Synopses & Reviews
A stunning, Poe-esque collection of short fiction about outsiders, lost dogs, romance, and life's surprising mysteries.
Populated by strangers, ghosts, and other shadowy figures, the thirteen stories in The Unsettling attend to those startling moments when what we have understood as familiar is suddenly revealed as mysterious and foreign.
A lonely man saving library books from an outbreak of mold listens to a coworker's tale about a blind woman and imbues it with his own sense of romance; a woman drives a Gold Firebird through the desert with a television playing Rockford Files reruns on the passenger seat; and a girl returns to her childhood home to spy on its new inhabitants, not realizing they are aware of her surveillance.
Told through Rock's imaginative and wholly original voice, these are haunted tales about fascination, transformation, and the relationship between the two.
"Novelist Rock (The Ambidextrist) gathers 13 odd, haunting tales in a patchwork collection that borrows elements from genre fiction (the ghost; the stalker; the hitchhiker) while paying homage to literary lights (to Chekhov explicitly; to Poe; and, one suspects, Murukami). In Rock's bleak world, the isolated and maladjusted seek connections: in 'Blooms,' a young man hired to remove mold from damp library books learns how his elder coworker used to sit naked in his blind neighbor's bedroom and read to her; in 'The Silent Men,' a waitress receives late-night phone calls from a stranger who got her number from her 'Lost Dogs' poster; in 'The Sharpest Knife,' a middle-aged man sneaks into the bedroom of his eight-year-old neighbor to write cryptic messages in her school notebook. 'Lights' is a rather bloodless rewrite of the Chekhov story of the same name, in which a loquacious older man tells a bored youth and a stranger the story of his entanglement with a desperate woman; 'Thrill' tells of a young married couple's surprising response to a youthful, female peeping Tom. Mysterious, inventive, but often pallid and unrewarding, these stories are strange but perhaps not quite strange enough." Publishers Weekly (Copyright Reed Business Information, Inc.)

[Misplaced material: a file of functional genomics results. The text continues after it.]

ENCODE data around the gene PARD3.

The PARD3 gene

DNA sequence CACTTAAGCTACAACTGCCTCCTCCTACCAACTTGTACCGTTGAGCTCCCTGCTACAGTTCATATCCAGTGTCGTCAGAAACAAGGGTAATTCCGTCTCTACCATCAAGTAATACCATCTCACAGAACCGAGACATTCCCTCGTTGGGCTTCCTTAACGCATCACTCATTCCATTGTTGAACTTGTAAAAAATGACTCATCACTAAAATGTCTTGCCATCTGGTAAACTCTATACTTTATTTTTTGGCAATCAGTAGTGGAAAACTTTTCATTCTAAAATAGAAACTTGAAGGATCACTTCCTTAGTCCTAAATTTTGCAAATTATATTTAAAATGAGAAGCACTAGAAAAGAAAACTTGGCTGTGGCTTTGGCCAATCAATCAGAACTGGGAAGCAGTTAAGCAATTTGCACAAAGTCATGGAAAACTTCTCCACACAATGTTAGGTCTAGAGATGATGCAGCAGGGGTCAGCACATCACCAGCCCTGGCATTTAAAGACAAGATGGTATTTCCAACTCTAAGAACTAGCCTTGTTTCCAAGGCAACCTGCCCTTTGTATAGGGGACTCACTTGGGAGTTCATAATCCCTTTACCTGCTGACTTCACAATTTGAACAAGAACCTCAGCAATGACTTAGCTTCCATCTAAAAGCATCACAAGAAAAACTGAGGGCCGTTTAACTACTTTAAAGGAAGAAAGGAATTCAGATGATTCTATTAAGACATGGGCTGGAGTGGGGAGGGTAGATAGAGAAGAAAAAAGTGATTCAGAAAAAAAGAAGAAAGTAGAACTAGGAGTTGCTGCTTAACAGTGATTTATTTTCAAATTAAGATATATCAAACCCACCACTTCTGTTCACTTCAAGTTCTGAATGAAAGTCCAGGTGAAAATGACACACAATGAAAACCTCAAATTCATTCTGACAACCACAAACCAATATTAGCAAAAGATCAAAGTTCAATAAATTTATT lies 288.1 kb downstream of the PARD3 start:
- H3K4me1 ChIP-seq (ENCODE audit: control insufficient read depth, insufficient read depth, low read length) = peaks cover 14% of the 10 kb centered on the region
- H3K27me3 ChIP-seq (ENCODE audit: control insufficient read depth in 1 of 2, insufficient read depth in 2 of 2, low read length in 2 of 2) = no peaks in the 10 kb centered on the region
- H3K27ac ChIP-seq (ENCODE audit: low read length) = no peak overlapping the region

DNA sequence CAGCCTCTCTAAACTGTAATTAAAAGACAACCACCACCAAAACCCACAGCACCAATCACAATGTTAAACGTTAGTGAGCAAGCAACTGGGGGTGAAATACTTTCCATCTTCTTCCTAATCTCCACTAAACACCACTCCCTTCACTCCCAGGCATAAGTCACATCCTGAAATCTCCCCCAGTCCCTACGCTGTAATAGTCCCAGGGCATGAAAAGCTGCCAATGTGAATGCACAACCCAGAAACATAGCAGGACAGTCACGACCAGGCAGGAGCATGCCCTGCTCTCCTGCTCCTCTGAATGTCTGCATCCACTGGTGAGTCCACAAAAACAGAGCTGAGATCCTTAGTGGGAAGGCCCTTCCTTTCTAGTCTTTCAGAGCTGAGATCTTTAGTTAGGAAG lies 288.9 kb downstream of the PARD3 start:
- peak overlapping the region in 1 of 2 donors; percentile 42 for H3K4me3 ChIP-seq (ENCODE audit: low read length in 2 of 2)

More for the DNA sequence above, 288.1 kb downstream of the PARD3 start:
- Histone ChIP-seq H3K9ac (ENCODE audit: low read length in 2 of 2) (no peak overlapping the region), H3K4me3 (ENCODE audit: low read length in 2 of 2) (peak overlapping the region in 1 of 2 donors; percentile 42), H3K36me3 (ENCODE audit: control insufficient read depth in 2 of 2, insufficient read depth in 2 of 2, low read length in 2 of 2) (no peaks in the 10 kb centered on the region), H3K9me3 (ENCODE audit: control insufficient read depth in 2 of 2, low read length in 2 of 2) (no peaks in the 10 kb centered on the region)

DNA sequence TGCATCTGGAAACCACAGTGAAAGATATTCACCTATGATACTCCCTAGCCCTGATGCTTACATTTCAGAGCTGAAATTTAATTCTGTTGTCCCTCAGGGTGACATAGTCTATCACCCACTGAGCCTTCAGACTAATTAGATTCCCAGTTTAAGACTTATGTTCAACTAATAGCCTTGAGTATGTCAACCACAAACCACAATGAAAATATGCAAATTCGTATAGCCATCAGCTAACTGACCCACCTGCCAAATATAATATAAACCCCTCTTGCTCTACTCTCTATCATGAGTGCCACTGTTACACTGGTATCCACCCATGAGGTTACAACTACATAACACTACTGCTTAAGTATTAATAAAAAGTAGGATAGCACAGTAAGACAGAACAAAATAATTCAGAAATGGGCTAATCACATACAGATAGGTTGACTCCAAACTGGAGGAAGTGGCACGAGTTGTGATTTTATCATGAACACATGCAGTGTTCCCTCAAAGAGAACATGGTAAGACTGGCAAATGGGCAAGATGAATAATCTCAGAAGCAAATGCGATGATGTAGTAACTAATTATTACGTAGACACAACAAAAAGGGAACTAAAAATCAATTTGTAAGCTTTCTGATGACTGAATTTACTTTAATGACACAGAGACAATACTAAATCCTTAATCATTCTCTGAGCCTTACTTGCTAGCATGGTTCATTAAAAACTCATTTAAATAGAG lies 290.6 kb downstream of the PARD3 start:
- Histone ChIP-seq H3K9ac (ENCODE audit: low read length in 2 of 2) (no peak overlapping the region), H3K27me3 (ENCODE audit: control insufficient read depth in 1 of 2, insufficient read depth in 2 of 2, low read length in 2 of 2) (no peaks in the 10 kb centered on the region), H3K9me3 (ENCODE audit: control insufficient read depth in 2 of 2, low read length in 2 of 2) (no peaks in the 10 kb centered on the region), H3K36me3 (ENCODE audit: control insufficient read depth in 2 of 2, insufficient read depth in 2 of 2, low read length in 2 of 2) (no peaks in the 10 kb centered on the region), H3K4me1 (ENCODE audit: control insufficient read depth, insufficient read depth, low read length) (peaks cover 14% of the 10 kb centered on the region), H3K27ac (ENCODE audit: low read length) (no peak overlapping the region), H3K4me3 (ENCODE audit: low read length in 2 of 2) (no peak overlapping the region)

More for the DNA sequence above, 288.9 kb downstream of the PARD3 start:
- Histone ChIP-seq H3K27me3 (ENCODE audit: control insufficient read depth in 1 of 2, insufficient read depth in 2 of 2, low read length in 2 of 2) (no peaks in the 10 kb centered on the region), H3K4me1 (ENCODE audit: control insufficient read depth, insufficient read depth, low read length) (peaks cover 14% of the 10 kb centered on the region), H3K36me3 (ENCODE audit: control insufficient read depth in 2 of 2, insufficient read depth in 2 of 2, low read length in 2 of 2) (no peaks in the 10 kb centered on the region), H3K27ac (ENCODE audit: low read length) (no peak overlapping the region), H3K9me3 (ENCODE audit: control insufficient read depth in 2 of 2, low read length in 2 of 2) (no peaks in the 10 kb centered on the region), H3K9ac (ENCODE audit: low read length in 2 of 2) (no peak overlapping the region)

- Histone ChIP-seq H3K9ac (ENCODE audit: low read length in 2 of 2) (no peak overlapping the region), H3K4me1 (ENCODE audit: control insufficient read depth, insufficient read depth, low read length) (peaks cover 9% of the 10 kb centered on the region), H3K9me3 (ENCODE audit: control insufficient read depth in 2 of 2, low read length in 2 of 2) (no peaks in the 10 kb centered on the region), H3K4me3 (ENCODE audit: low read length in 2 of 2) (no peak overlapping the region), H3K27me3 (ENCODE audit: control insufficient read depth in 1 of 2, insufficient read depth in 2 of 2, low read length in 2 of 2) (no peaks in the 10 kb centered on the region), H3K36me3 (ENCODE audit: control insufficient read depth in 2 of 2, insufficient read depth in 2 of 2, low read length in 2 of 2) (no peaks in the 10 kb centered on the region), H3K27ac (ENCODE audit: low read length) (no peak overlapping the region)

"This first collection of short stories truly lives up to its title....In all the stories, there is an attempt to focus on that blurry line between a delicious mystery and one that is truly maddening. The collection, although complex, will be read quickly in stolen moments." Booklist (Starred Review)
"Mr. Rock has an eye for detail, with lucid, confident metaphors reminiscent of Annie Proulx." Wall Street Journal
"Curiously dry, unsympathetic short stories....A solid representation of this writer's mature work, notable for its detached intensity, but his stories' brevity and randomness will leave many dissatisfied." Kirkus Reviews
"A sense of mystery both macabre and marvelous keeps creeping into The Unsettling....The stories, for all their dedicated realism and easily recognizable characters and milieux...are dreamlike." San Francisco Chronicle
"Although these are not explicitly suspense or ghost stories, their 'what happens next?' effect is to haunt, chill, and sometimes harrow. Overall, the collection recalls Freud's definition of the uncanny as 'the class of frightening things that leads us back to what is known and familiar.' Recommended." Library Journal
"These gripping and vivid stories are full of strangers, ghosts, wanderers plagued by regret and memory lives lived on the periphery of the everyday....Rock is successful in most of his risk-taking, as are so many of his characters..." The Oregonian (Portland, OR)
"This book, which is maybe the best short story collection I've ever read, messed up my life. For days I wandered around thinking about the impossible stories and the everyday heartbreak that this collection brings, and everything I looked at seemed utterly and gorgeously rearranged by Peter Rock. Now it's your turn." Daniel Handler, author of the Lemony Snicket series
These 13 stories range across the cities and wildernesses of America. Realistic in setting and characterization, they attend to those startling moments when what people have understood as familiar is revealed as quite mysterious and foreign.
About the Author
Peter Rock grew up in Salt Lake City, Utah. He is the author of the novels The Bewildered, The Ambidextrist, Carnival Wolves, and This Is the Place. A former Wallace Stegner Fellow and recipient of a 2000 NEA Fellowship, he now lives in Portland, Oregon, and teaches at Reed College.
Table of Contents
The Sharpest Knife 59
Gold Firebird 89
Signal Mirror 145
The Silent Men 159
Halo Effect 197
Disappeared Girls 213
Peregrine Falcon 229